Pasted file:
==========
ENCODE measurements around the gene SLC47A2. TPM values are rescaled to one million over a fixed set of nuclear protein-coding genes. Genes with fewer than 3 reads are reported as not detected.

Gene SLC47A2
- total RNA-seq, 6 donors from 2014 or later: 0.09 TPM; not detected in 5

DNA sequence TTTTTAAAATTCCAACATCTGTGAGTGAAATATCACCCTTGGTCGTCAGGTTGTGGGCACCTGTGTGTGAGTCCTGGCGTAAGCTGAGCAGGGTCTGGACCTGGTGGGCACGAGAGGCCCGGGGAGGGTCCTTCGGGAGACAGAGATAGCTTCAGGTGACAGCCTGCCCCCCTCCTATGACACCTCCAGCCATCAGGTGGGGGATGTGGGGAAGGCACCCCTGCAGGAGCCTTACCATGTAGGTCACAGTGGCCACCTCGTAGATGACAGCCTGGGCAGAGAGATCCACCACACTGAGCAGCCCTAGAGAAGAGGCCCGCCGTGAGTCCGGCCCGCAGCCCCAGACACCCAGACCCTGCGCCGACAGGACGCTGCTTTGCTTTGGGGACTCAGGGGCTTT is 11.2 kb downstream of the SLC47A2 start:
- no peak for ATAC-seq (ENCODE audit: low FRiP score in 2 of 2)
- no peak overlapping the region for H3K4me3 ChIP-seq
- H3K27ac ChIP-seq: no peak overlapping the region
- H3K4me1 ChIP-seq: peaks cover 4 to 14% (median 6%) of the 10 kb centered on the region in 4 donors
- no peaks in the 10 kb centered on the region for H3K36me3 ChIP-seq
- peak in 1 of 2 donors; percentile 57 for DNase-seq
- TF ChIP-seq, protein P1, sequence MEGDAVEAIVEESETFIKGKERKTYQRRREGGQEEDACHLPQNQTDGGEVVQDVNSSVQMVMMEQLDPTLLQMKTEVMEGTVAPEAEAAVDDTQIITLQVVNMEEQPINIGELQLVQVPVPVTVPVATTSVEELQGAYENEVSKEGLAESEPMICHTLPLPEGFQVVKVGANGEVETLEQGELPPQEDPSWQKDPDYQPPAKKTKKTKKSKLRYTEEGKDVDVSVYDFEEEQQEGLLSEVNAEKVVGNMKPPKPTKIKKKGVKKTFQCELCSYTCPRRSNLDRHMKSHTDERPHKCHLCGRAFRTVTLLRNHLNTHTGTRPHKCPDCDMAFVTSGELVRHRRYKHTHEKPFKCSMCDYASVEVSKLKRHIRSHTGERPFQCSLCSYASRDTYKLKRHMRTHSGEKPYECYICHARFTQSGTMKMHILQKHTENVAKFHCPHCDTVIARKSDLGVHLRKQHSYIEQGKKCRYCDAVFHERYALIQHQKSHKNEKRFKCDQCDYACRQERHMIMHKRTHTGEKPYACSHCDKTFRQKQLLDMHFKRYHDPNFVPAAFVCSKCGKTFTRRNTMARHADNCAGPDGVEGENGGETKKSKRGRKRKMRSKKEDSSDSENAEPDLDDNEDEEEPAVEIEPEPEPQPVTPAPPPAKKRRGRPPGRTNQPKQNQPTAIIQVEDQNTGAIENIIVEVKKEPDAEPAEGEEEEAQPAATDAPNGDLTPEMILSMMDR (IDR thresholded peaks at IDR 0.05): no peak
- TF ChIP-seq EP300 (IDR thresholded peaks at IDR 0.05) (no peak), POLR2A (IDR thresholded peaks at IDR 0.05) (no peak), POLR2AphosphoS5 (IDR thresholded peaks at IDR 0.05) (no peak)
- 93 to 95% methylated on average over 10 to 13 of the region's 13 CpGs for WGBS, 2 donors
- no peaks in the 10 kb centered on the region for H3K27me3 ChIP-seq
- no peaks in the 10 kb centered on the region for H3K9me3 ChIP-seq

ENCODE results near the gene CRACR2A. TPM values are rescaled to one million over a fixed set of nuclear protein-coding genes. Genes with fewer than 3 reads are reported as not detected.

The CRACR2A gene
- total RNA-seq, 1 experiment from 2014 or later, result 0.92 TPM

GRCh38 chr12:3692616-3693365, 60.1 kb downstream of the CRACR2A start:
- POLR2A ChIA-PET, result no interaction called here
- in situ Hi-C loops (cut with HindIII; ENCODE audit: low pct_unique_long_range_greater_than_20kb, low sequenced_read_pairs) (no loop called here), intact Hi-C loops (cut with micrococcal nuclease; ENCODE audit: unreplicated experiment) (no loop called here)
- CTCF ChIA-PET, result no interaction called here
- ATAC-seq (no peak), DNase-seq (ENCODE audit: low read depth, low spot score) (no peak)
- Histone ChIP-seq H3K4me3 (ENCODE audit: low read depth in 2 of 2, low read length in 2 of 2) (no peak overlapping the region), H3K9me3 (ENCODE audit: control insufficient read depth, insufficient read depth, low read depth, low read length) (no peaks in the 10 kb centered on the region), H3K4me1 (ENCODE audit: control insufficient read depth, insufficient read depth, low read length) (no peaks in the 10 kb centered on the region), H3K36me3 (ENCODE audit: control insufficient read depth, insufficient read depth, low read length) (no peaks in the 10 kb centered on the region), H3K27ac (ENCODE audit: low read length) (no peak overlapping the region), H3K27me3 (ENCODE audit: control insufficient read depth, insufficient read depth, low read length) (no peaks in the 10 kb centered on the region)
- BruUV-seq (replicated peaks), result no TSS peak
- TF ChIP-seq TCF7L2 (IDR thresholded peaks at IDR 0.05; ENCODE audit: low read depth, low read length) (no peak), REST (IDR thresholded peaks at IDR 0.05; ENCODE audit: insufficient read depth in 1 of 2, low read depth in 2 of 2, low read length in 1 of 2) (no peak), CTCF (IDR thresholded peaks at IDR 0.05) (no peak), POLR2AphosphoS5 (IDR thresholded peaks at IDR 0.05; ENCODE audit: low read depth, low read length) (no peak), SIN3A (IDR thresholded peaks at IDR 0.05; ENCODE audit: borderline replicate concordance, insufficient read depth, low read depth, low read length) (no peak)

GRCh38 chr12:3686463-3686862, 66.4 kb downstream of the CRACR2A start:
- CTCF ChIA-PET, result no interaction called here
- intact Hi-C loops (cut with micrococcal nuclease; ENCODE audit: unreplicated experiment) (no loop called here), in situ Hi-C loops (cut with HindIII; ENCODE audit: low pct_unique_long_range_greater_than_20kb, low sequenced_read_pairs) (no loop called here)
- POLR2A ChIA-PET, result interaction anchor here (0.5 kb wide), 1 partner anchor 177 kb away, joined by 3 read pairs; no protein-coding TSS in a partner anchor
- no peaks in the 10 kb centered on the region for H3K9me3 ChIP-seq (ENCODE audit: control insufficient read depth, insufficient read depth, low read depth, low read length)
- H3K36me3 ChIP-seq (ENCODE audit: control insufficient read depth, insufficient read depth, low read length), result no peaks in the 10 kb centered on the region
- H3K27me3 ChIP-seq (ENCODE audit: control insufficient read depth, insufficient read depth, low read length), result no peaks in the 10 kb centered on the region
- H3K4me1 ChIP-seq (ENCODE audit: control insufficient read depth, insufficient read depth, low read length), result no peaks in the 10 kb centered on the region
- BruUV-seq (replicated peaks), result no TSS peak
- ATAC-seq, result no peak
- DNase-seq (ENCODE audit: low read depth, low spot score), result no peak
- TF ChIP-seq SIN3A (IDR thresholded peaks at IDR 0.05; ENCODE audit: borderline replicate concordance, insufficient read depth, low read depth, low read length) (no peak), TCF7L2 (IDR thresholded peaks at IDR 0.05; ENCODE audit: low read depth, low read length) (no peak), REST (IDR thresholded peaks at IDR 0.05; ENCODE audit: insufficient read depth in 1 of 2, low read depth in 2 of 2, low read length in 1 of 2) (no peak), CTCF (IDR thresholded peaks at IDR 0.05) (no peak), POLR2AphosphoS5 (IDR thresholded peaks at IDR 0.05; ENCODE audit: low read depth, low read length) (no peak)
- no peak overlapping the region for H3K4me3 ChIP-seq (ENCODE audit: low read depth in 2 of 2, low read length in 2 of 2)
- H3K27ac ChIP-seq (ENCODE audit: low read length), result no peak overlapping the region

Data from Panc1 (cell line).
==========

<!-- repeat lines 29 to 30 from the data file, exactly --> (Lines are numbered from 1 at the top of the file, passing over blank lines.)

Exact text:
- intact Hi-C loops (cut with micrococcal nuclease; ENCODE audit: unreplicated experiment) (no loop called here), in situ Hi-C loops (cut with HindIII; ENCODE audit: low pct_unique_long_range_greater_than_20kb, low sequenced_read_pairs) (no loop called here)
- POLR2A ChIA-PET, result interaction anchor here (0.5 kb wide), 1 partner anchor 177 kb away, joined by 3 read pairs; no protein-coding TSS in a partner anchor